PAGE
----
A well-known problem in computer science "P vs. NP" asks whether (for a given problem) it is truly more difficult to find a short solution (when one exists) ("NP"), than it is to verify a short purported solution handed to you ("P"). For example, "Given a set of people and how strong person is, can you partition them into two tug-of-war teams which are exactly evenly matched?" Certainly it seems easier to check that a pair of proposed rosters has equal strength (and, verify that everybody really is on one team or the other) than to have to come up with two perfectly-matched teams. But conceivably, the two tasks might be equally-difficult up to some acceptable (polynomial time) overhead. While every assumes that P is easier than NP, nobody has been able to prove it.
An interesting variant of the problem lets both the problem-solver and the purported-answer-verifier each have access to a particular oracle a prog ram that will gives instant yes/no answers to some other problem (say, "given any set of numbers, yes or no: is there an even-sized subset whose total is exactly the same as some odd sized subset?").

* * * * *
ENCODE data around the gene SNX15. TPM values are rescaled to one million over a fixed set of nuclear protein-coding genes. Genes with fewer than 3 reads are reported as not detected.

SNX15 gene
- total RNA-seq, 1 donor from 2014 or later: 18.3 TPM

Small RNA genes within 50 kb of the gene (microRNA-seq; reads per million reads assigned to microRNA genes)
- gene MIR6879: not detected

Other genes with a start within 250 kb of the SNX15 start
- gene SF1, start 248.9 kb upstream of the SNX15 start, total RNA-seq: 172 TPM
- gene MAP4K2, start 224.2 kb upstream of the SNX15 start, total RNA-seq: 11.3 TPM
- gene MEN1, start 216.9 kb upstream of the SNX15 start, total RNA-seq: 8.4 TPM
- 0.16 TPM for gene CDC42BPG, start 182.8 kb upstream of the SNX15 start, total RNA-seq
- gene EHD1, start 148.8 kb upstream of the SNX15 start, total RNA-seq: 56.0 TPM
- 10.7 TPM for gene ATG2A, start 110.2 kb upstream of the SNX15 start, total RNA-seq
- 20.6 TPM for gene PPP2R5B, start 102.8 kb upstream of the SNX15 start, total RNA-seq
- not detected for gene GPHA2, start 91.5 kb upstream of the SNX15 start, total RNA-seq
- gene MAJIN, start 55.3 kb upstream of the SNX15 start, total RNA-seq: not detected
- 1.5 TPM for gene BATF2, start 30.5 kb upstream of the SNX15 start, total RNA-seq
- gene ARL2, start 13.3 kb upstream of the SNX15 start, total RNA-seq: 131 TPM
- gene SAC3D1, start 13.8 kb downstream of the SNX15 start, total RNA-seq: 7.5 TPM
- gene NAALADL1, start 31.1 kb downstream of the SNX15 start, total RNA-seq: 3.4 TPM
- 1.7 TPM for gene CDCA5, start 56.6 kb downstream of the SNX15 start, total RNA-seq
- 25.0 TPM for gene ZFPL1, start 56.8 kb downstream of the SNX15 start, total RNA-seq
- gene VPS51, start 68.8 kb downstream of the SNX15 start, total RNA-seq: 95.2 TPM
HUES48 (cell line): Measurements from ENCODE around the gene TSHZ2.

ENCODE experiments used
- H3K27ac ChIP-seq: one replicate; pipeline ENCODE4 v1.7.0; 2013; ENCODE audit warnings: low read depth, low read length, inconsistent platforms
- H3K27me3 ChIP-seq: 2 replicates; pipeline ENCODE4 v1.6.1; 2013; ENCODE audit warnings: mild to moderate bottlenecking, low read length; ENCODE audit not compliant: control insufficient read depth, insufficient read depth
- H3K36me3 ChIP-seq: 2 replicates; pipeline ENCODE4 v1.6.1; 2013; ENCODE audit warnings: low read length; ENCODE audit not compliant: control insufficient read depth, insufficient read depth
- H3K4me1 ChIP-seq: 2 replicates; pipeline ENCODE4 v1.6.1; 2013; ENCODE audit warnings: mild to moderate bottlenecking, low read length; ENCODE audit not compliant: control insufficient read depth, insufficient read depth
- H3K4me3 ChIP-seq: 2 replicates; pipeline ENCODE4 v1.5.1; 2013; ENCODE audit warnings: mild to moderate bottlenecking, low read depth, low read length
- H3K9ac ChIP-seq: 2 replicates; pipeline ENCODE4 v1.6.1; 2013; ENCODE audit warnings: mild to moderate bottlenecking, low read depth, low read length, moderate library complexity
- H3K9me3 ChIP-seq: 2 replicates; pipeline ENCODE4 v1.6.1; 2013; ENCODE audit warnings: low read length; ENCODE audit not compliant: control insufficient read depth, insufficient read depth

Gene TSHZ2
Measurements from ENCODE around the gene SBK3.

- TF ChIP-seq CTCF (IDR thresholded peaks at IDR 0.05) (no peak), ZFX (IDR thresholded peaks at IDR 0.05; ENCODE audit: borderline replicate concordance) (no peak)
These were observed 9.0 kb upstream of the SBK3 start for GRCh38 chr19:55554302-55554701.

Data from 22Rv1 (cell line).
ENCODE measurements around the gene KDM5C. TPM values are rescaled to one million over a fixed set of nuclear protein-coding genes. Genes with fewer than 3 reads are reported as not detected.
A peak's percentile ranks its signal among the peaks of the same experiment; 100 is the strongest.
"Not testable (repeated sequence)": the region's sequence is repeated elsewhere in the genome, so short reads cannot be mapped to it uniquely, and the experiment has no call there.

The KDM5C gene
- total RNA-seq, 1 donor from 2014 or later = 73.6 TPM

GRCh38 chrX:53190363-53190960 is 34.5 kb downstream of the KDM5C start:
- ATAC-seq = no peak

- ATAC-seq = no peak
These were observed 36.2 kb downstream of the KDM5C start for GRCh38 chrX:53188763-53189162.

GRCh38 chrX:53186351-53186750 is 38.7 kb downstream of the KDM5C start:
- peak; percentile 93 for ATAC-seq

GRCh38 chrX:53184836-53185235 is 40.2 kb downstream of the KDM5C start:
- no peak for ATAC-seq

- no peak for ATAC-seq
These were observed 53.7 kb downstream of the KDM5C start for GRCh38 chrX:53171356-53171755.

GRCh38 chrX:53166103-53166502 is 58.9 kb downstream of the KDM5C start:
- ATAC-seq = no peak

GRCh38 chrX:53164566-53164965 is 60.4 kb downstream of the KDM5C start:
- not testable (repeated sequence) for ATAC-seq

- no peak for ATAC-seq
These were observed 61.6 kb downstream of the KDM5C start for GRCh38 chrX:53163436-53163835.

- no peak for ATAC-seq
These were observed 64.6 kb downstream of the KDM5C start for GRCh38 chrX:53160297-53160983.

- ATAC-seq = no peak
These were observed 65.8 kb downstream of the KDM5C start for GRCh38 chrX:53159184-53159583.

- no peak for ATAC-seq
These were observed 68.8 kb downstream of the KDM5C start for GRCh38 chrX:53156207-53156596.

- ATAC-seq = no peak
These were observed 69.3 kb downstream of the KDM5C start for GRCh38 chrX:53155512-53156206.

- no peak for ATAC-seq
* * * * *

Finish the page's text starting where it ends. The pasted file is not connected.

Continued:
It has been shown that there is some oracle which makes the problem-solver's job provably tougher than the proof-verifier’s job, and also there is some other oracle problem-solver's job provably no-tougher than the proof-verifier’s job.
This means that any proof of P being different from NP has to be subtle enough so that when P and NP are re-interpreted as "P and NP with respect to a particular oracle", the proof will no longer go through. Unfortunately, this eliminates all the routine methods of proof; we know that solving this problem will take some new attack.